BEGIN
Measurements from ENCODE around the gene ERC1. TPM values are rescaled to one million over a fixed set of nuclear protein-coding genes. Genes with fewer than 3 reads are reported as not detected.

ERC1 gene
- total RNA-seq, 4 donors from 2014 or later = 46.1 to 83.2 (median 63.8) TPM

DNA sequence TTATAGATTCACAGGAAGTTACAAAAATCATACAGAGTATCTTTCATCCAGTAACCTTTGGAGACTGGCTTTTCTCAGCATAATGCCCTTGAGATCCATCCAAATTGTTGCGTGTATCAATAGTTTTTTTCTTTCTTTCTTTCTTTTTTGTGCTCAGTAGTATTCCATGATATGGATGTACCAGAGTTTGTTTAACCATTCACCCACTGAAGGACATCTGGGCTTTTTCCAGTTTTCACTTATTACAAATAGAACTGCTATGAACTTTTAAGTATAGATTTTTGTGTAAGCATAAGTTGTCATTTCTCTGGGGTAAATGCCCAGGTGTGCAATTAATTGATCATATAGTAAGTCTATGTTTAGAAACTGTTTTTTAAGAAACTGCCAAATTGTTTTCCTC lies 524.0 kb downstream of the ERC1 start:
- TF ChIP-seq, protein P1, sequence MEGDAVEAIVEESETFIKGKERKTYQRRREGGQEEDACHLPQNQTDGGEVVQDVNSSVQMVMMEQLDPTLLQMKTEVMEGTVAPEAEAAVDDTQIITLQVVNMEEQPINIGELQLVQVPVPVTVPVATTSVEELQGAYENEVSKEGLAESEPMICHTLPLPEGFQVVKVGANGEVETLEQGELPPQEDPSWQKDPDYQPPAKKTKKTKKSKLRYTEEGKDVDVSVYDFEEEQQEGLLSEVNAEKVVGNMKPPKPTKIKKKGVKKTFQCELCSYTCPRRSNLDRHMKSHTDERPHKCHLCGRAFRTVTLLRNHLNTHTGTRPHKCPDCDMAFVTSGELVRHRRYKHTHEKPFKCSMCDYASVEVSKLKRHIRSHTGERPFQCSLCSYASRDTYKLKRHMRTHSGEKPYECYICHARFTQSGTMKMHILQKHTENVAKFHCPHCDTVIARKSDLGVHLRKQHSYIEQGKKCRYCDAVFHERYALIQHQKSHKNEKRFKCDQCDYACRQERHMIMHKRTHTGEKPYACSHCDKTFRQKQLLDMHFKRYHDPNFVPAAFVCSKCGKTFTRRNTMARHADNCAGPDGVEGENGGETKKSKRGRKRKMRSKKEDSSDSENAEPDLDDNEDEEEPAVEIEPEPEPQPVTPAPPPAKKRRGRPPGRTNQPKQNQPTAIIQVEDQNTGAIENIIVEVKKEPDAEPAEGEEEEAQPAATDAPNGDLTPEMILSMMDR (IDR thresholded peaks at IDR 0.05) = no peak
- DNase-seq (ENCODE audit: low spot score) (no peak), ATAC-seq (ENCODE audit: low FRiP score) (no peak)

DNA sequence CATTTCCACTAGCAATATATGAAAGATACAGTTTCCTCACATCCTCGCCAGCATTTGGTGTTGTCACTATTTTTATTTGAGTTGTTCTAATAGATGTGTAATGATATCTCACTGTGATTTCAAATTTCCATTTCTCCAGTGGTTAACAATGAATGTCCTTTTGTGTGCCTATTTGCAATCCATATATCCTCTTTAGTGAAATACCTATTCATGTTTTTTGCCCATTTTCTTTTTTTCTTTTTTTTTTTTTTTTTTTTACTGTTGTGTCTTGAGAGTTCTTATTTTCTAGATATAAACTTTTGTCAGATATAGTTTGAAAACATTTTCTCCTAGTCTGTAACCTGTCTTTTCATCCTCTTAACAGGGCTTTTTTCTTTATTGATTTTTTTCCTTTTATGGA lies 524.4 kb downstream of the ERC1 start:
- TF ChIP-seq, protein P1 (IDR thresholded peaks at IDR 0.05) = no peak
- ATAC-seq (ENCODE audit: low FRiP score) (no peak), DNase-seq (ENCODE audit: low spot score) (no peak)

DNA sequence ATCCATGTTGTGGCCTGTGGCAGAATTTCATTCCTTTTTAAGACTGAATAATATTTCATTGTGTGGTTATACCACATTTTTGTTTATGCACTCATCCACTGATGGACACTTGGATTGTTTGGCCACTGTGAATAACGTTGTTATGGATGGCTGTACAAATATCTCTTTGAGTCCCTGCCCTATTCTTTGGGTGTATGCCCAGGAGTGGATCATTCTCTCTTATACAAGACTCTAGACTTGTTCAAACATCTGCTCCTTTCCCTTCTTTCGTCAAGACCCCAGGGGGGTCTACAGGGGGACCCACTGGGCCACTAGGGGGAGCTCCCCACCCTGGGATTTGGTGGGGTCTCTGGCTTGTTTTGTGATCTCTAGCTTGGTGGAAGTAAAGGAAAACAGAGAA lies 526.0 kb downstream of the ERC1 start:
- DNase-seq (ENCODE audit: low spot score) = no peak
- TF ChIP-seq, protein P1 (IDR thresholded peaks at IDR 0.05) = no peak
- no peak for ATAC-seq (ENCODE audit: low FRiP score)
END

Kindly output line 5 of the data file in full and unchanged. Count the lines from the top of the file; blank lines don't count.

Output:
- TF ChIP-seq, protein P1, sequence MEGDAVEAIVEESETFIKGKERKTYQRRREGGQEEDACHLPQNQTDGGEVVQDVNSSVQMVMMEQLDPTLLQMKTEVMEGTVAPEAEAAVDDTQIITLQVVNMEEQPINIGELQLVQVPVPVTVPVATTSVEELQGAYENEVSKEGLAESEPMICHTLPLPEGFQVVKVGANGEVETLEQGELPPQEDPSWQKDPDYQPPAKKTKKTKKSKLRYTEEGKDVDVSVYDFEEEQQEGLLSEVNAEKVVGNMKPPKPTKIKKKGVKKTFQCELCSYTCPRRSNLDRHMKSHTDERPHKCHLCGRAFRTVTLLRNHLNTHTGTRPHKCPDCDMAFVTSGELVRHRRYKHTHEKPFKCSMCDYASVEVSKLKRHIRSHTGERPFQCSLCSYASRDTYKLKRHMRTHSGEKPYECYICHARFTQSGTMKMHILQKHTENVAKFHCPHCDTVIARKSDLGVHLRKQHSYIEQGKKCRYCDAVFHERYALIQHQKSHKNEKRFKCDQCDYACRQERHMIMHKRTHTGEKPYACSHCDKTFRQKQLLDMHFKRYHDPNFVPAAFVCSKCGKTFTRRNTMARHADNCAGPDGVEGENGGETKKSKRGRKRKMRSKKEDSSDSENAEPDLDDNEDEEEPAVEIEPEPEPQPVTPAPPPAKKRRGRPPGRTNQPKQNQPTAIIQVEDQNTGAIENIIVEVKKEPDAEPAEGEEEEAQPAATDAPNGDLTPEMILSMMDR (IDR thresholded peaks at IDR 0.05) = no peak